Almost all of the shopping carts available on the web run server side and therefore require server side scripting languages. In some cases the institution providing your secure credit card handling may provide you with access to a server side shopping cart that runs off of their servers. In other cases you have to implement the shopping cart on your own site. This is all very well when you have your own secure server and access to the appropriate server side scripting language but what can you do when you need a shopping cart but don't have access to either a secure server or server side scripting?
One alternative is to use a hosted e-commerce shopping cart software solution.
Note that this script has now been significantly rewritten to work less obtrusively with modern browsers. If you need a version that works with IE3/4 and Netscape 3/4 then please contact me about getting a copy of the prior version.
There are quite a few files that make up the shopping cart so I will go through them one by one to let you know what each is for and what you can do with it. Let's start with the html pages.
navigate.htm This is the navigation panel that appears at the left of all of the pages within the shopping cart. You will want to change the list of pages that this lists to include all of your product pages in place of my two examples but you need to keep the home link at the top and the order link at the bottom for the shopping cart to work and also the link to my site that uses build.gif.
welcome.htm This is the home page for the shopping cart. You can do whatever you like with this page.
The page is coded to use my form to mail php script the free version of which is included in this download. Alternatively you can modify the code to use any form to mail script.
thanks.htm This page is displayed after the order has been sent to thank your visitor for placing the order. The page can contain whatever you like as long as the onload parameter on the body tag is kept as this resets the order counts back to zero so that the same order doesn't get submitted multiple times.
cart.js This is the main shopping cart module which is attached to the frameset so as to be accessible from all pages. There are two field in this that you can change. The first is called max_items which you will need to change if you have more than 50 items for sale as this controls the size of the array where the order is stored. The second is called decimals and controls the number of decimal places for some of the money amounts.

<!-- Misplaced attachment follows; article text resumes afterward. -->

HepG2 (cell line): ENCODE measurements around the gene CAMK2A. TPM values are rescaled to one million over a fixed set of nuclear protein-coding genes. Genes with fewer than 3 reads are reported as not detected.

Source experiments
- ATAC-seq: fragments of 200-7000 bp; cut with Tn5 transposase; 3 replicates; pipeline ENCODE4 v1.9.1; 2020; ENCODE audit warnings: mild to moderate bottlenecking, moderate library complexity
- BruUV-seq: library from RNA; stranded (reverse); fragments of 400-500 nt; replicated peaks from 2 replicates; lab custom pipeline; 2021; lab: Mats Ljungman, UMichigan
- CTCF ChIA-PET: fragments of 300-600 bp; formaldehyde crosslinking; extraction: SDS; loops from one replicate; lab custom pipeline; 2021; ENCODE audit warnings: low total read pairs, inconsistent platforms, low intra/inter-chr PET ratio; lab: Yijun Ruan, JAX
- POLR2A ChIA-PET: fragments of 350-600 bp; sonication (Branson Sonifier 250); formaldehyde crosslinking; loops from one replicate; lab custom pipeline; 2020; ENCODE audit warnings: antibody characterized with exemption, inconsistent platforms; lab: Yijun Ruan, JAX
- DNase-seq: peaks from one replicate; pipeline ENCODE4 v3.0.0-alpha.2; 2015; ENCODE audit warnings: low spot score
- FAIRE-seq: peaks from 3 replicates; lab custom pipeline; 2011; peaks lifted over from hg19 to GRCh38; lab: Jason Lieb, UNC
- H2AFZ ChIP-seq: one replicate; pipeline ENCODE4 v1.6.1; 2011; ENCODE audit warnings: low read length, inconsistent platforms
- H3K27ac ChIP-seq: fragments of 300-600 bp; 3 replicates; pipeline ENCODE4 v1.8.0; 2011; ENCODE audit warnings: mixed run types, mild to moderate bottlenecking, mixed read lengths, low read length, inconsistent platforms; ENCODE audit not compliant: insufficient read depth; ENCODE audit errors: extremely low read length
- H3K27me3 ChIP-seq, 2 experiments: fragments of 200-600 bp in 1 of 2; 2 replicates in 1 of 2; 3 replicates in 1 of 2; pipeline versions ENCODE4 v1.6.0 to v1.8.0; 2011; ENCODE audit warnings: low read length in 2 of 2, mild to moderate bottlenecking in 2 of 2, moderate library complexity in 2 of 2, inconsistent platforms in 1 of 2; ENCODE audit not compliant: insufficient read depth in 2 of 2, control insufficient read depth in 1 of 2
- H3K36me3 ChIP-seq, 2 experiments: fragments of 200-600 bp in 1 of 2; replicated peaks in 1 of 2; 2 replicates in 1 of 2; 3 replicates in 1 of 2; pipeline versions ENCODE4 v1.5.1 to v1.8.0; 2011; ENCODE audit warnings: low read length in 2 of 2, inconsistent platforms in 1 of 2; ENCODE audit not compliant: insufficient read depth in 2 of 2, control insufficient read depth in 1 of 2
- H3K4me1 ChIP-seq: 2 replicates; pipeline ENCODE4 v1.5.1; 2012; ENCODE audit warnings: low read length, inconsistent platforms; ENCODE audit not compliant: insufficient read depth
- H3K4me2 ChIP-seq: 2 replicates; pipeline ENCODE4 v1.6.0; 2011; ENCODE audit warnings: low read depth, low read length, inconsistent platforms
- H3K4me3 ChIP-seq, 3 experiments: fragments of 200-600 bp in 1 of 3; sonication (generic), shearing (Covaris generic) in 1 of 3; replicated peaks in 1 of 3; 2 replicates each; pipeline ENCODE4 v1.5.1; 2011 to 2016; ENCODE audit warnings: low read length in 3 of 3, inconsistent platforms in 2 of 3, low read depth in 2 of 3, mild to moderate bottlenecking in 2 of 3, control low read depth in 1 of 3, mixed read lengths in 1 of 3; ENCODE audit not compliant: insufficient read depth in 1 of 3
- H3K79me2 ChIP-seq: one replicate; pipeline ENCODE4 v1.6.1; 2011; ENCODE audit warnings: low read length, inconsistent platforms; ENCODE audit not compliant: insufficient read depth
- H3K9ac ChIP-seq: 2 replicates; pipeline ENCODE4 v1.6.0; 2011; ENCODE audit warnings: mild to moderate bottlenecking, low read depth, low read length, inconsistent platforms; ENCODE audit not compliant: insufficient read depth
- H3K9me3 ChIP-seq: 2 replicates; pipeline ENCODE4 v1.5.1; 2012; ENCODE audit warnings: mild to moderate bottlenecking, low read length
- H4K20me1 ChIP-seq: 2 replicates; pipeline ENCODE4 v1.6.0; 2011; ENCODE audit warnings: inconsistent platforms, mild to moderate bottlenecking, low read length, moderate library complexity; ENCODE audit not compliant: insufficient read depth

validh.js This script validates the customer and shipping information to ensure that all mandatory fields are entered before the order is sent. The script also contains code to make sure that the order is only sent once. If you add extra fields to the order form then you may wish to add to the validation.
So that's the info on the individual files. I will finish off with a couple of remarks about a couple of peculiarities of this script as compared to a server side shopping cart.
Your visitor needs to add and remove items from their shopping cart using the Add One and Remove One buttons at the bottom of each product description. They will need to press the button once for each product they wish to order so if they want five of a particular product they will need to press the button five times. The remove button can only reduce the count back to zero, any additional removes will be ignored.
If your visitor selects to reload/refresh a page while within the shopping cart, all of the items that they have ordered so far will be cleared. Refreshing/reloading a page forces the initial setup code for the cart to be rerun and zeros out the order. The "cancel order" option at the bottom of the order page has exactly the same effect (as does the onload processing in the thanks page). You will probably want to let your visitors know that the refresh/reload option in their browser is equivalent to cancelling the order.
Finally, because the prices are coded into your HTML pages it is possible (although unlikely) for someone to create their own copy of the page containing different prices and use that to generate their order. You will need to verify that the correct prices have been quoted before processing the order.
This article written by Stephen Chapman, Felgall Pty Ltd.